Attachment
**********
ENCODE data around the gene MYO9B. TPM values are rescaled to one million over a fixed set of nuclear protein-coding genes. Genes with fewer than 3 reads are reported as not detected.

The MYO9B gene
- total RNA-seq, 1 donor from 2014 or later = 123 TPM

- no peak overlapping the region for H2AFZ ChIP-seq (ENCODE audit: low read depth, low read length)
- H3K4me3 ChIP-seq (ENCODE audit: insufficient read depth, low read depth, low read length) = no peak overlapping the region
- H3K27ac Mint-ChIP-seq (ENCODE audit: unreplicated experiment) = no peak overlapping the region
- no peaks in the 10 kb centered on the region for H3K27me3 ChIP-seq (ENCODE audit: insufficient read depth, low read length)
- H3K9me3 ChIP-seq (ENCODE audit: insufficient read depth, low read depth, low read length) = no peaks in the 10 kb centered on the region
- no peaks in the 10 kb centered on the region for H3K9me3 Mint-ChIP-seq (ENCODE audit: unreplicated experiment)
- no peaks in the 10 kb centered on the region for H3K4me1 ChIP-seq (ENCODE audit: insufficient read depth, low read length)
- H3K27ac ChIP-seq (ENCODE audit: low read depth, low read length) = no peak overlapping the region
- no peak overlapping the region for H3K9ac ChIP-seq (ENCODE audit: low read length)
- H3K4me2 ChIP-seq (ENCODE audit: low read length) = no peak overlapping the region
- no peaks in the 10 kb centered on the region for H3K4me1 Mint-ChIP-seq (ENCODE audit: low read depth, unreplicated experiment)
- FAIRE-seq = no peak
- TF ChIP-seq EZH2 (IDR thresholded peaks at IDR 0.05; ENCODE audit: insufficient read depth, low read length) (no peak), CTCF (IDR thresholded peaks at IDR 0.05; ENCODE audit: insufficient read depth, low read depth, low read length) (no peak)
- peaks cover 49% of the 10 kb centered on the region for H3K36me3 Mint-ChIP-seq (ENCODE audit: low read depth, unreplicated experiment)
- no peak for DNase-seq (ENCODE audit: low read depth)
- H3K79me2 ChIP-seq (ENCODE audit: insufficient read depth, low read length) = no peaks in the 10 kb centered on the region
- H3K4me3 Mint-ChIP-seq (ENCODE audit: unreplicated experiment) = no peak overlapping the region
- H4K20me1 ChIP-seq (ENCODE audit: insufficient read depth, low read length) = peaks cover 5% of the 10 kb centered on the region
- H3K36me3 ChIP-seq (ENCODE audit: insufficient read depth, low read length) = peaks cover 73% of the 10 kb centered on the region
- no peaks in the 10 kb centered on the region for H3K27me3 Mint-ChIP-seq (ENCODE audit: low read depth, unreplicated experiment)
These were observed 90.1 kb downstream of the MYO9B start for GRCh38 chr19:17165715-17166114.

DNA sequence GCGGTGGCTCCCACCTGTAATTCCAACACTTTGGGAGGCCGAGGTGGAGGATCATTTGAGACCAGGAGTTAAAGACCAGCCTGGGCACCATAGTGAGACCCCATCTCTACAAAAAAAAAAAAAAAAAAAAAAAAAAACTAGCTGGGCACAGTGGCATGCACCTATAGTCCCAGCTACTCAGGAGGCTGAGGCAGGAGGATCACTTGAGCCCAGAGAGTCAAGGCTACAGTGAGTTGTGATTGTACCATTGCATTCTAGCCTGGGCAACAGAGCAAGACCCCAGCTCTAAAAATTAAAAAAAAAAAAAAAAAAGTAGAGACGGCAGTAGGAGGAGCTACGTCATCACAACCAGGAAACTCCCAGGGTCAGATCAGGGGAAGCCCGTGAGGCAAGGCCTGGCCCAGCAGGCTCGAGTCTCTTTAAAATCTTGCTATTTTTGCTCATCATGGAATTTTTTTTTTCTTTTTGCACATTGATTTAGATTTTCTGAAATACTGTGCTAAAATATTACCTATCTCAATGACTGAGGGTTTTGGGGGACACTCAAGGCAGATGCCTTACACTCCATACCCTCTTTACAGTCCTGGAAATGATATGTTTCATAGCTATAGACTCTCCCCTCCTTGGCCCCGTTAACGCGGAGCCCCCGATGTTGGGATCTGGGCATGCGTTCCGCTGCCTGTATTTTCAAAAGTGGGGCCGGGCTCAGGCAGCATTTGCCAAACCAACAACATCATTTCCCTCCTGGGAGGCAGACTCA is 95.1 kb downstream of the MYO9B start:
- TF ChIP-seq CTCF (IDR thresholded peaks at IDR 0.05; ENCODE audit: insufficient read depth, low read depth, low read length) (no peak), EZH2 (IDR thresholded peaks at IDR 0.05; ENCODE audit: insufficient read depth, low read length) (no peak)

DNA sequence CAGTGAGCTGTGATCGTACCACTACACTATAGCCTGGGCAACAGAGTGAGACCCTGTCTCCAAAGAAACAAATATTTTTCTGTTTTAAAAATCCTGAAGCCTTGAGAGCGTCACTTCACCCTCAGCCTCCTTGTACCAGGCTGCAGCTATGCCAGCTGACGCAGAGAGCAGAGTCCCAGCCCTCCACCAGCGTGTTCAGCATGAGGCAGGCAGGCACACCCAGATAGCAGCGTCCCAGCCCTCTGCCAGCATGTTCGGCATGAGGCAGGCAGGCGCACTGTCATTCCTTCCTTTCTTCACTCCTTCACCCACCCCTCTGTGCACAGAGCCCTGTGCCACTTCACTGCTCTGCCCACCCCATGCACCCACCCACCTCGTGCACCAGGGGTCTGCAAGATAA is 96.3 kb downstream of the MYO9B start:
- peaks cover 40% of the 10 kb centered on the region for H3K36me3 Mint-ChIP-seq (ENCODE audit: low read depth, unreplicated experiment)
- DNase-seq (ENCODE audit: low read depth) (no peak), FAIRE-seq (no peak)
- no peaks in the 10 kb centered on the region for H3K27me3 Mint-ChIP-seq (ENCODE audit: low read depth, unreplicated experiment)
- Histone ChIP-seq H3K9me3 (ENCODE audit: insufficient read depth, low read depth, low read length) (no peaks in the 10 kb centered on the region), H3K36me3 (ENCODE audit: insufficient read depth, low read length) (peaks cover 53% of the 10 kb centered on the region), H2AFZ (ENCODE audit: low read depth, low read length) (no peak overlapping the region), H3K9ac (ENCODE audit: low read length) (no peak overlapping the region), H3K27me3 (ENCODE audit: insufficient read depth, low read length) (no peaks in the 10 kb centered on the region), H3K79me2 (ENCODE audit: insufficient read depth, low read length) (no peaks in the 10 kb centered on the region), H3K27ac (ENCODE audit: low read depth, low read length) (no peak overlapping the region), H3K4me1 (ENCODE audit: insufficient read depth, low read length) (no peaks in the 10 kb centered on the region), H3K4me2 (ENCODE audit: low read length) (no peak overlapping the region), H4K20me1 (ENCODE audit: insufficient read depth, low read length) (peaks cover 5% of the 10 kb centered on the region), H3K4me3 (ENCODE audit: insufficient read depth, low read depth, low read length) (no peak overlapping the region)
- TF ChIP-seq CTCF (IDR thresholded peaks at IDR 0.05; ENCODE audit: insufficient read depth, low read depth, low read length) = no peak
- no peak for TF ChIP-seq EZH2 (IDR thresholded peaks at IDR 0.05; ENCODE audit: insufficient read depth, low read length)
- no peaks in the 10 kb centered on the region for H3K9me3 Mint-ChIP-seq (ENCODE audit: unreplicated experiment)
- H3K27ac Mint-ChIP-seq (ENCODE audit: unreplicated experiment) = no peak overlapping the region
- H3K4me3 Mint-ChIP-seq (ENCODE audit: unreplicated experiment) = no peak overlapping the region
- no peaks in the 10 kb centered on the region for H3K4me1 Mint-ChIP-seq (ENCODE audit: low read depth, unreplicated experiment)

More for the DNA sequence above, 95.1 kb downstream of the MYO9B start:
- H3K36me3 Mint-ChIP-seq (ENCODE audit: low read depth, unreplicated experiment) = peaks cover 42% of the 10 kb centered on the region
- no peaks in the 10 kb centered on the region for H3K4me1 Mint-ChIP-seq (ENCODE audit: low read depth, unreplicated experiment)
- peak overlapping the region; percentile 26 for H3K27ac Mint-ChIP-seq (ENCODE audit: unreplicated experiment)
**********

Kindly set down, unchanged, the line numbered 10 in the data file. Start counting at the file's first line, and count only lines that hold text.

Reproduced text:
- no peaks in the 10 kb centered on the region for H3K4me1 ChIP-seq (ENCODE audit: insufficient read depth, low read length)